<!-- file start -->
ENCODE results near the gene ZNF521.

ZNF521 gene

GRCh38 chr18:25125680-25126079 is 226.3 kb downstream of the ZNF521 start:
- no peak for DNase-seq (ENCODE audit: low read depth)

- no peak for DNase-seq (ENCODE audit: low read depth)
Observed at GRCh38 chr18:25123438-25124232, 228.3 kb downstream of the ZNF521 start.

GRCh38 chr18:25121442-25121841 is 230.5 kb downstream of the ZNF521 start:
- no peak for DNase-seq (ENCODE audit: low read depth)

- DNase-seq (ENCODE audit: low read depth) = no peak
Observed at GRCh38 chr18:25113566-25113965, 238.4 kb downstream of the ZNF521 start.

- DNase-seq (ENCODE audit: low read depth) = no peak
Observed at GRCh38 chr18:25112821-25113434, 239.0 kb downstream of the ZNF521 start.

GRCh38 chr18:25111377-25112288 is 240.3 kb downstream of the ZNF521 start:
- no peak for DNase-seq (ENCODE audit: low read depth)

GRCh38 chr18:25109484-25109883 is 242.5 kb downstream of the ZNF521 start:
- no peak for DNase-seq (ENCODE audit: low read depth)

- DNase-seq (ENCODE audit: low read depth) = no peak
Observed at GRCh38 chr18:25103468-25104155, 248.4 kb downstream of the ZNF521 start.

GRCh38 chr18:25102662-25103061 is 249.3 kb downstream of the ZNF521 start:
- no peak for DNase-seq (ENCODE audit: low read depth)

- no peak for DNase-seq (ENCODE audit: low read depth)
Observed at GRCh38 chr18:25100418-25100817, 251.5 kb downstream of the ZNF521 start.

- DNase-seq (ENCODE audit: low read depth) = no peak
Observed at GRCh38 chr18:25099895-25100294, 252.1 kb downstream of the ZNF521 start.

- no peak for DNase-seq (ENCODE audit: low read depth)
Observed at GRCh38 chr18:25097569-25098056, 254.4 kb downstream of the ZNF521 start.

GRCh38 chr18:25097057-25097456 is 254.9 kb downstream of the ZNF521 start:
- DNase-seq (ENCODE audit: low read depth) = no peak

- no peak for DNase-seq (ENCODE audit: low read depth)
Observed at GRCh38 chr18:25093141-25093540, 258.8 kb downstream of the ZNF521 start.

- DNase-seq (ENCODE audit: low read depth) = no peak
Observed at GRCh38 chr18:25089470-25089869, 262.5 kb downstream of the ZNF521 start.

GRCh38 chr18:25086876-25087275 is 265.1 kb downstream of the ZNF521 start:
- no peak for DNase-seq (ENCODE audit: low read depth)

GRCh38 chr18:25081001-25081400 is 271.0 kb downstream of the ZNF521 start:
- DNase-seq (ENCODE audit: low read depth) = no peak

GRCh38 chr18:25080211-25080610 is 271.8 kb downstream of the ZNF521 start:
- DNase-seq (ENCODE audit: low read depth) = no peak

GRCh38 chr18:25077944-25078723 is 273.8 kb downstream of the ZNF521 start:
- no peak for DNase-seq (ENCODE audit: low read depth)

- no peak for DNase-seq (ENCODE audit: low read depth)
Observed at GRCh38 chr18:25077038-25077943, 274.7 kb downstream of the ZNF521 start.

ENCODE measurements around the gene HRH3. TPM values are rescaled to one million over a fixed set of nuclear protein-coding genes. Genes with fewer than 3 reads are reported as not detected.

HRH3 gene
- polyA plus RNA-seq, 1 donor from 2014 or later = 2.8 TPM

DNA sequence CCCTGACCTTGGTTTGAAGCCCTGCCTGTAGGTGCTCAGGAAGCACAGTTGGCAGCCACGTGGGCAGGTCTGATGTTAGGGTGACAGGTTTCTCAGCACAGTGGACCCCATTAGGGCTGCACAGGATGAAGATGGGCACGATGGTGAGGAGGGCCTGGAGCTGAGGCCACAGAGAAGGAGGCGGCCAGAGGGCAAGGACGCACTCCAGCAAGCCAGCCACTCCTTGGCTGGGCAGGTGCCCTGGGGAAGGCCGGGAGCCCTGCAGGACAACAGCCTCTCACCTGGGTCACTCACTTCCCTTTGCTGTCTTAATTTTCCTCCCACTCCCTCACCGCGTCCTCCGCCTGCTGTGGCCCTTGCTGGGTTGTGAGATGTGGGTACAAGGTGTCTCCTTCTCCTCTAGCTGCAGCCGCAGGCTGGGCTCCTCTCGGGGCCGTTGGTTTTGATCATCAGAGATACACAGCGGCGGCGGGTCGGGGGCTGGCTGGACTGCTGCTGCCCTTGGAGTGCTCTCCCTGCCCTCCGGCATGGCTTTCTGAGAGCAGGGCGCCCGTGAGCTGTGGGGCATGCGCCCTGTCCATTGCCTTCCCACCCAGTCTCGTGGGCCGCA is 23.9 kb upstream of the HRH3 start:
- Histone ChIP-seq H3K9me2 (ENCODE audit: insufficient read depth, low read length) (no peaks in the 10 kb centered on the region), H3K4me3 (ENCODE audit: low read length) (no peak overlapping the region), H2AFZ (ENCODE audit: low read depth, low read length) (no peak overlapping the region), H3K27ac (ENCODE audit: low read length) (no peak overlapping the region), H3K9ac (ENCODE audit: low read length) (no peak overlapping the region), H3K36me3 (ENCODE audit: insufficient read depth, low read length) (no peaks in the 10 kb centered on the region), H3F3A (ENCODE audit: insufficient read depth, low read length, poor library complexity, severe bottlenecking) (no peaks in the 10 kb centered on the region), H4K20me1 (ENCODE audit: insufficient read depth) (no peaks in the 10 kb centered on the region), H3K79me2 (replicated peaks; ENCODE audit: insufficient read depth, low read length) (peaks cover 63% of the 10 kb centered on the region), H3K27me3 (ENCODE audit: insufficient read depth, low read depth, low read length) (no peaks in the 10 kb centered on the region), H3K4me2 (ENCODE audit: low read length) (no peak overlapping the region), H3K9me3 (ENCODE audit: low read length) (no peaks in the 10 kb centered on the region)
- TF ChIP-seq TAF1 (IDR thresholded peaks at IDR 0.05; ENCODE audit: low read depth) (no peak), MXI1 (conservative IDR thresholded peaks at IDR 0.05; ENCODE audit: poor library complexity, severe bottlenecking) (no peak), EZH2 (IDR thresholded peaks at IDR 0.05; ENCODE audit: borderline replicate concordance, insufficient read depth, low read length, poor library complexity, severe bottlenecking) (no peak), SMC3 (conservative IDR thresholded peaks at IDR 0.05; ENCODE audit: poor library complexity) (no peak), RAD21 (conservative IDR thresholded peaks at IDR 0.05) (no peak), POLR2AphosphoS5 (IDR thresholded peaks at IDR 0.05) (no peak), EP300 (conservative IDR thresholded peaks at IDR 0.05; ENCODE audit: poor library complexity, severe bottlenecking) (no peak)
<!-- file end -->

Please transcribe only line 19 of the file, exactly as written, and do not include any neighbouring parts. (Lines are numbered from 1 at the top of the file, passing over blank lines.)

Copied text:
GRCh38 chr18:25102662-25103061 is 249.3 kb downstream of the ZNF521 start: